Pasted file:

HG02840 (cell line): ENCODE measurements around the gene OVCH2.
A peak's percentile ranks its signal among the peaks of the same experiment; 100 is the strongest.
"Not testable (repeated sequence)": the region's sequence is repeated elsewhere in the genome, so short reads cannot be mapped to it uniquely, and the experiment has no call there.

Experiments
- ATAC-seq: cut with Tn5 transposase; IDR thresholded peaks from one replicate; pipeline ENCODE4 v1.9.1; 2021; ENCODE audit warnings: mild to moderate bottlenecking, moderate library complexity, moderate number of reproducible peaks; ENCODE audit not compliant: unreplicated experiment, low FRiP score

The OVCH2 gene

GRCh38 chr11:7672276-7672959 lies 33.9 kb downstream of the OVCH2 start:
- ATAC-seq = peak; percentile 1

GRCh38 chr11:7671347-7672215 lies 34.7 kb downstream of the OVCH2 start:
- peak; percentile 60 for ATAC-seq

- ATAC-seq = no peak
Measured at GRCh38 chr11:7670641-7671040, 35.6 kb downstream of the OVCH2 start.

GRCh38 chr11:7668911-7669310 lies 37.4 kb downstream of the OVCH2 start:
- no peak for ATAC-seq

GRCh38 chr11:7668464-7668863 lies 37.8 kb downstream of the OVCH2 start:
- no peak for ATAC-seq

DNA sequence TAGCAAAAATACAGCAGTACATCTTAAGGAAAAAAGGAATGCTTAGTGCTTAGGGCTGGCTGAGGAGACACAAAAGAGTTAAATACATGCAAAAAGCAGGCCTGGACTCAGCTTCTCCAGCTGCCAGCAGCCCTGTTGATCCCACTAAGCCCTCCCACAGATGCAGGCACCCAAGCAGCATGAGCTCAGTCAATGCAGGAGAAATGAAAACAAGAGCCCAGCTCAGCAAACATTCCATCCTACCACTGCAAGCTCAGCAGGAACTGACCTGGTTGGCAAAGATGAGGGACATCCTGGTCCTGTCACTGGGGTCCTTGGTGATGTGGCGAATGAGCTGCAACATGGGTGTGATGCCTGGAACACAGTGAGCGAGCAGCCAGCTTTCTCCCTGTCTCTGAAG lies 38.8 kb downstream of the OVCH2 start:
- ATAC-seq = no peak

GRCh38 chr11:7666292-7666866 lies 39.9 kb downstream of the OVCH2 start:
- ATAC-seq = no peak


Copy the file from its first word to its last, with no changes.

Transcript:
HG02840 (cell line): ENCODE measurements around the gene OVCH2.
A peak's percentile ranks its signal among the peaks of the same experiment; 100 is the strongest.
"Not testable (repeated sequence)": the region's sequence is repeated elsewhere in the genome, so short reads cannot be mapped to it uniquely, and the experiment has no call there.

Experiments
- ATAC-seq: cut with Tn5 transposase; IDR thresholded peaks from one replicate; pipeline ENCODE4 v1.9.1; 2021; ENCODE audit warnings: mild to moderate bottlenecking, moderate library complexity, moderate number of reproducible peaks; ENCODE audit not compliant: unreplicated experiment, low FRiP score

The OVCH2 gene

GRCh38 chr11:7672276-7672959 lies 33.9 kb downstream of the OVCH2 start:
- ATAC-seq = peak; percentile 1

GRCh38 chr11:7671347-7672215 lies 34.7 kb downstream of the OVCH2 start:
- peak; percentile 60 for ATAC-seq

- ATAC-seq = no peak
Measured at GRCh38 chr11:7670641-7671040, 35.6 kb downstream of the OVCH2 start.

GRCh38 chr11:7668911-7669310 lies 37.4 kb downstream of the OVCH2 start:
- no peak for ATAC-seq

GRCh38 chr11:7668464-7668863 lies 37.8 kb downstream of the OVCH2 start:
- no peak for ATAC-seq

DNA sequence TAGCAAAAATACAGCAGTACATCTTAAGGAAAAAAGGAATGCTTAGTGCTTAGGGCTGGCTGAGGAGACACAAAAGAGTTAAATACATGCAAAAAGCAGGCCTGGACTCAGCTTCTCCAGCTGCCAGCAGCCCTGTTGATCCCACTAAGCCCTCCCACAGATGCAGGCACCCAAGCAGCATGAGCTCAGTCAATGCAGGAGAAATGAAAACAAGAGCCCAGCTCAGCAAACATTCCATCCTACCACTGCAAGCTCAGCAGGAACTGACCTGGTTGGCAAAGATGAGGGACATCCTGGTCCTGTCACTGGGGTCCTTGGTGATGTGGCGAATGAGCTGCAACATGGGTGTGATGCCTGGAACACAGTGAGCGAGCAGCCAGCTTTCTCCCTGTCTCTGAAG lies 38.8 kb downstream of the OVCH2 start:
- ATAC-seq = no peak

GRCh38 chr11:7666292-7666866 lies 39.9 kb downstream of the OVCH2 start:
- ATAC-seq = no peak